Browse Prior Art Database

High-Performance Multi-Port Frame Forwarding System

IP.com Disclosure Number: IPCOM000114570D
Original Publication Date: 1995-Jan-01
Included in the Prior Art Database: 2005-Mar-29
Document File: 2 page(s) / 84K

Publishing Venue

IBM

Related People

Bass, BM: AUTHOR [+6]

Abstract

Disclosed is a system for attaching several low-speed communication ports with one or more high-speed communication ports. The low-speed communication ports can be connected to the users of the system while the high-speed communication ports are usually connected to the network's backbone or high speed server. The High-Performance Multi-Port Frame Forwarding System describes the method used to attach these communication ports together and how to efficiently forward frames between these ports with little or no microprocessor overhead.

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High-Performance

Multi-Port

Frame Forwarding System

      Disclosed is a system for attaching several low-speed
communication ports with one or more high-speed communication ports.
The low-speed communication ports can be connected to the users of
the system while the high-speed communication ports are usually
connected to the network's backbone or high speed server.  The
High-Performance Multi-Port Frame Forwarding System describes the
method used to attach these communication ports together and how to
efficiently forward frames between these ports with little or no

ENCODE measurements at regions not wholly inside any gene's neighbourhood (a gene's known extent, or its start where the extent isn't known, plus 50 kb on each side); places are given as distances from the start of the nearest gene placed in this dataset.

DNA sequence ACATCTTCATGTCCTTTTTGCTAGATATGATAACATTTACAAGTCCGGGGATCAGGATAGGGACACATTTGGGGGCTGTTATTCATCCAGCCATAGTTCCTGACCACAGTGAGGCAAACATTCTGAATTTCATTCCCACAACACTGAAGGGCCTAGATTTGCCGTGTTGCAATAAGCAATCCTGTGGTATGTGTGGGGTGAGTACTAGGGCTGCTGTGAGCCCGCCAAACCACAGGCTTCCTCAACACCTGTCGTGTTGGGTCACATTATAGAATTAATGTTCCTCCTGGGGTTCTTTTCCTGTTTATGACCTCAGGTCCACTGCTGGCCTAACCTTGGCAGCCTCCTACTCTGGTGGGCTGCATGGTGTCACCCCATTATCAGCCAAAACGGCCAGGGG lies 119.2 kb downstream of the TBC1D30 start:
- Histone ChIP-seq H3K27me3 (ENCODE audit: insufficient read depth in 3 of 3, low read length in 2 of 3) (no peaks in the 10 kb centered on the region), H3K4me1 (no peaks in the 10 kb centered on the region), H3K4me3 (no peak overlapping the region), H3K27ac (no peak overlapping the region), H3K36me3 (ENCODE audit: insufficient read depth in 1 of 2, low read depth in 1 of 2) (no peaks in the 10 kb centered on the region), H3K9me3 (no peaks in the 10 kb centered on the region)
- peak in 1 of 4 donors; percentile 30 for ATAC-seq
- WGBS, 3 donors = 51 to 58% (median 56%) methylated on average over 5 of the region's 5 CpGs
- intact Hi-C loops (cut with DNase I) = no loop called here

microprocessor overhead.

      In the High-Performance Multi-Port Frame Forwarding System, the
low speed communication ports are directly attached to the internal
bus of the system through the appropriate interface hardware.  This
interface hardware communicates with the Memory and Buffer Manager
logic in order to store incoming communication frames in the
Dual-Port Frame Memory.

      The Memory and Buffer Manager logic is responsible for all
buffer management and queue management in the system.  The
microprocessor does not have to be involved in the data storage or
the forwarding of the communication frames from one port to the
other, thus relieving the microprocessor of programming overhead and
freeing it to run the necessary communication protocols.  The
communication ports directly request buffers from the Memory and
Buffer Manager as a frame is received and then pass additional
information to the Memory and Buffer Manager concerning the frame's
destination port after the frame has been completely stored in the
Dual-Port Frame Memory.  All buffer management and queue management
is handled by state machines in the Memory and Buffer Manager logic.

      Each communication port investigates the frame as it is
received to determine its destination.  Lookup tables and built-in
forwarding algorithms are incorporated in the interface logic to
determine where to send each incoming...